Season 1:
“Beyond the Farthest Star” (9/8/73*) – Trapped in the orbit of a dead star, the crew discovers an ancient ship trapped there with them.
*Aired 9/15/73 in some markets.

“Yesteryear” (9/15/73*) – Spock travels to the past to rescue his younger self.
*Aired 9/8/73 in some markets.

“One of Our Planets is Missing” (9/22/73) – The crew has to protect Mantilles from a cloud creature that feeds on planetary energy.

“The Lorelei Signal” (9/29/73) – Investigating starship disappearances leads to the discovery of a race of beautiful women.

“More Tribbles, More Troubles” (10/6/73) – The crew has to protect two ships of grain and Cyrano Jones from the Klingons.

“The Survivor” (10/13/73) – The crew discovers a ship manned by a philanthropist who disappeared five years prior.

“The Infinite Vulcan” (10/20/73) – Sulu ends up poisoned by a plant he picks up on an away mission.

“The Magicks of Megas-tu” (10/27/73) – The ship ends up stranded inside an energy/matter vortex until Lucien appears to rescue them and take them to his planet.

“Once Upon a Planet” (11/3/73) – The crew returns to the amusement park planet for some rest.

“Mudd’s Passion” (11/10/73) – The crew is ordered to arrest Harry Mudd for selling fake love crystals.

“The Terratin Incident” (11/17/73) – A message in an ancient code finds the ship while they observe a burnt-out supernova.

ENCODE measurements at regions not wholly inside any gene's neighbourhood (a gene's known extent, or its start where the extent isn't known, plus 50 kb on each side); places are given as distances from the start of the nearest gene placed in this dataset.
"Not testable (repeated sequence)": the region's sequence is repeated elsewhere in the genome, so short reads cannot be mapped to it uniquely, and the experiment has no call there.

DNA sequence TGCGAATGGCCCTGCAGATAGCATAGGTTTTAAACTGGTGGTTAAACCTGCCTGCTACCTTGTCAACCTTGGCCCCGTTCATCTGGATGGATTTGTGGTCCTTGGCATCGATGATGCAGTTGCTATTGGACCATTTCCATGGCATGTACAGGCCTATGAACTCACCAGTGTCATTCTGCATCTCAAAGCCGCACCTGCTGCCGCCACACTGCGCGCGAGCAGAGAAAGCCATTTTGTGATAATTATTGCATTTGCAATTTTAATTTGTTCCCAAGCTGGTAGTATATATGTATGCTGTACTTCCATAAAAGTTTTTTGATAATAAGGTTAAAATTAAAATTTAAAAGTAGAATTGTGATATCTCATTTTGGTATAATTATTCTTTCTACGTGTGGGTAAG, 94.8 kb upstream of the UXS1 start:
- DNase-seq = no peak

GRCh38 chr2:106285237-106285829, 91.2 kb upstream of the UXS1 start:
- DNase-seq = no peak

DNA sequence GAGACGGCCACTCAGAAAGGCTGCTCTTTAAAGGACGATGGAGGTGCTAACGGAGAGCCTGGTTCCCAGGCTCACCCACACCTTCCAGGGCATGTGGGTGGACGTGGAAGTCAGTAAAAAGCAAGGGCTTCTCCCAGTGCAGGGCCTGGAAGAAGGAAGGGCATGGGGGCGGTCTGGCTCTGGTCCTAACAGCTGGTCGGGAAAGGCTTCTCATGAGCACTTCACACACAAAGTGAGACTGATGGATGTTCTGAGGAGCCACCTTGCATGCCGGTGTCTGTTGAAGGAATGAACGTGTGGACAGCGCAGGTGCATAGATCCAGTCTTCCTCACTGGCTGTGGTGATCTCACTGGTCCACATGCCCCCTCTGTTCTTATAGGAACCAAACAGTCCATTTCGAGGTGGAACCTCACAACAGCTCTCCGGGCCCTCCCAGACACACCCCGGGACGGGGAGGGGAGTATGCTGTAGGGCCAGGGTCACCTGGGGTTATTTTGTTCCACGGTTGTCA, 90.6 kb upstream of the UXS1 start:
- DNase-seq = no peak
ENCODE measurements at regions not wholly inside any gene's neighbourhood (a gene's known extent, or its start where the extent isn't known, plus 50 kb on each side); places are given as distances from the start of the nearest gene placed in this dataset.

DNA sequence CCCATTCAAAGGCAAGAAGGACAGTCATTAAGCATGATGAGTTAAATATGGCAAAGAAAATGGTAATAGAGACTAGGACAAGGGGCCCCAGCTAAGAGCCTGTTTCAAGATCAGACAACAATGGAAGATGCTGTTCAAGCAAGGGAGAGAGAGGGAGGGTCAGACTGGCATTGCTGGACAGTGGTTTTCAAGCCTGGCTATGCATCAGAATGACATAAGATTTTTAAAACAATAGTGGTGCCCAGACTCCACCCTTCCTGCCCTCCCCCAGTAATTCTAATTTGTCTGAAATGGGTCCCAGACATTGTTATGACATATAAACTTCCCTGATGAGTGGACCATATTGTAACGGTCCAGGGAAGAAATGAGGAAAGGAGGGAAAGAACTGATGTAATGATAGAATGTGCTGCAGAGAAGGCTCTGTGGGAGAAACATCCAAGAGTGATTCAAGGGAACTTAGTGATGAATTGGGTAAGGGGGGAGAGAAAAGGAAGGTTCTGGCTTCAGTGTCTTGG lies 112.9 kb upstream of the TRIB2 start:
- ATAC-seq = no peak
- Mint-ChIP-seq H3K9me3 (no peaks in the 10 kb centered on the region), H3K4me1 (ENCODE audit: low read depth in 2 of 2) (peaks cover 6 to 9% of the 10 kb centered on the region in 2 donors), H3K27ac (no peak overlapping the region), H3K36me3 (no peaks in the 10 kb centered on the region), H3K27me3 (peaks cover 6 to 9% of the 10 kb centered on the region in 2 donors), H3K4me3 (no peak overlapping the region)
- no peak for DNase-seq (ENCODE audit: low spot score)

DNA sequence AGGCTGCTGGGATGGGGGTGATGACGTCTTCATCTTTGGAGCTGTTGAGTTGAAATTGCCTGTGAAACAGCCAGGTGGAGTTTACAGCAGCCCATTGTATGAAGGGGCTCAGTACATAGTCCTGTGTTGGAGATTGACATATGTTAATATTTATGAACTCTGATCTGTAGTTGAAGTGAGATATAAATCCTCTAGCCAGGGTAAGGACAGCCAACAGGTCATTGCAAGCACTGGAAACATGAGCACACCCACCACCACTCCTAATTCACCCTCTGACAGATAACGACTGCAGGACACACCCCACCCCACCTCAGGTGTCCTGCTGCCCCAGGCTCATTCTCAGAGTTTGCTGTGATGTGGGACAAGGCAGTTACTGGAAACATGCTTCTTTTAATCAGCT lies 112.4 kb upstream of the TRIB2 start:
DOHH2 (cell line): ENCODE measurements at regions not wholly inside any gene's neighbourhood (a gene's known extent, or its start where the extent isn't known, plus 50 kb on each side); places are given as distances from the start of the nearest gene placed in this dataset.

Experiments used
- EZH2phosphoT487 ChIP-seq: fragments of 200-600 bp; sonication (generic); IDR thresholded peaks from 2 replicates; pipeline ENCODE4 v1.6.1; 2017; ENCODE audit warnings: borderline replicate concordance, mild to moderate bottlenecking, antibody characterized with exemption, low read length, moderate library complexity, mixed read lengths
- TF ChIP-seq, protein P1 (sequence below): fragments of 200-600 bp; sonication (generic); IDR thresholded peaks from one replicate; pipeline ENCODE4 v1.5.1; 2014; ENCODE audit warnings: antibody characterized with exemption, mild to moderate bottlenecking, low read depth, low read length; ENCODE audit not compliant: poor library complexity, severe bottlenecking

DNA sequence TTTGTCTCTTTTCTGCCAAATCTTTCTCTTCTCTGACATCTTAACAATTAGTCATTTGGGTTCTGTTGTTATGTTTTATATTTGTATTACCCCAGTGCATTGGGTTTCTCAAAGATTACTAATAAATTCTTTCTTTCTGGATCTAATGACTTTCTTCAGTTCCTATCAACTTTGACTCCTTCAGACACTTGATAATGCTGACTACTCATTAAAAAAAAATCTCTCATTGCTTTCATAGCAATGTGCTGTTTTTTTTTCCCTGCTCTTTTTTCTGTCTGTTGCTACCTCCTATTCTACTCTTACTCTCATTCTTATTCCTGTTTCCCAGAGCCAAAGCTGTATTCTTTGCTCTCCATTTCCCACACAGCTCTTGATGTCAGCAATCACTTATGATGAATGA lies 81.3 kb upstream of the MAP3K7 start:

“The Time Trap” (11/24/73) – Investigating ship disappearances leads the crew to be attacked by Klingons and sucked into a spacetime vortex with one of the enemy ships.

“The Ambergris Element” (12/1/73) – Argo’s inhabitants turn Kirk and Spock into water breathers, leaving them needing to capture a snake in order to revert back.

“The Slaver Weapon” (12/15/73) – The Kzinti attack the shuttlecraft transporting a stasis box to Starbase 25.

“The Eye of the Beholder” (1/5/74) – The crew investigates the disappearance of a scientific team near Lactra VII.

“The Jihad” (1/12/74) – The crew has to prevent a holy war by investigating the theft of a religious artifact.

Season 2:
“The Pirates of Orion” (9/7/74) – The crew must encounter pirates for the cure to Spock’s illness.

“Bem” (9/14/74) – The crew is taken captive by natives to a newly-discovered planet.